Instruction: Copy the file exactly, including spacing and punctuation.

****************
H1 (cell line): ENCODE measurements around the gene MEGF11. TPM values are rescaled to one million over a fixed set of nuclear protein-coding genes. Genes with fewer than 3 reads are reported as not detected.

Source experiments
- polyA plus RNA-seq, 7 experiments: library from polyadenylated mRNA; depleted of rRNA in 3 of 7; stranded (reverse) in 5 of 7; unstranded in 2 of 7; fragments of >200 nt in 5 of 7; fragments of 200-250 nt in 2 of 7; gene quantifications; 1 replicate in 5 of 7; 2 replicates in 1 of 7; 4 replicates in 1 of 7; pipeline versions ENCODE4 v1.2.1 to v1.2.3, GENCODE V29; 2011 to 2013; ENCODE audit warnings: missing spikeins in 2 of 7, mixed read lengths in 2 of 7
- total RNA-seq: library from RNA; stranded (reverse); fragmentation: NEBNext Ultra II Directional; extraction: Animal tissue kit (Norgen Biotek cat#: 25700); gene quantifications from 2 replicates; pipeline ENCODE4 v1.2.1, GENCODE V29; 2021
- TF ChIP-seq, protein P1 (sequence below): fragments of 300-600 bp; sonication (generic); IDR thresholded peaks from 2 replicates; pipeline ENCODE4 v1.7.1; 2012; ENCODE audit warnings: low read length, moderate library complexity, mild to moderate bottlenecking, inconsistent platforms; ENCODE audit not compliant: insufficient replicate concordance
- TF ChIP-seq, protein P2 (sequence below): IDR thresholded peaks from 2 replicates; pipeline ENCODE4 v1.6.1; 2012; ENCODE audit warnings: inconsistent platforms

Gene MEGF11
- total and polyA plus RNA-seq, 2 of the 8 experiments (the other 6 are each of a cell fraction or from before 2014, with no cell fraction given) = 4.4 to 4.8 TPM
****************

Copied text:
H1 (cell line): ENCODE measurements around the gene MEGF11. TPM values are rescaled to one million over a fixed set of nuclear protein-coding genes. Genes with fewer than 3 reads are reported as not detected.

Source experiments
- polyA plus RNA-seq, 7 experiments: library from polyadenylated mRNA; depleted of rRNA in 3 of 7; stranded (reverse) in 5 of 7; unstranded in 2 of 7; fragments of >200 nt in 5 of 7; fragments of 200-250 nt in 2 of 7; gene quantifications; 1 replicate in 5 of 7; 2 replicates in 1 of 7; 4 replicates in 1 of 7; pipeline versions ENCODE4 v1.2.1 to v1.2.3, GENCODE V29; 2011 to 2013; ENCODE audit warnings: missing spikeins in 2 of 7, mixed read lengths in 2 of 7
- total RNA-seq: library from RNA; stranded (reverse); fragmentation: NEBNext Ultra II Directional; extraction: Animal tissue kit (Norgen Biotek cat#: 25700); gene quantifications from 2 replicates; pipeline ENCODE4 v1.2.1, GENCODE V29; 2021
- TF ChIP-seq, protein P1 (sequence below): fragments of 300-600 bp; sonication (generic); IDR thresholded peaks from 2 replicates; pipeline ENCODE4 v1.7.1; 2012; ENCODE audit warnings: low read length, moderate library complexity, mild to moderate bottlenecking, inconsistent platforms; ENCODE audit not compliant: insufficient replicate concordance
- TF ChIP-seq, protein P2 (sequence below): IDR thresholded peaks from 2 replicates; pipeline ENCODE4 v1.6.1; 2012; ENCODE audit warnings: inconsistent platforms

Gene MEGF11
- total and polyA plus RNA-seq, 2 of the 8 experiments (the other 6 are each of a cell fraction or from before 2014, with no cell fraction given) = 4.4 to 4.8 TPM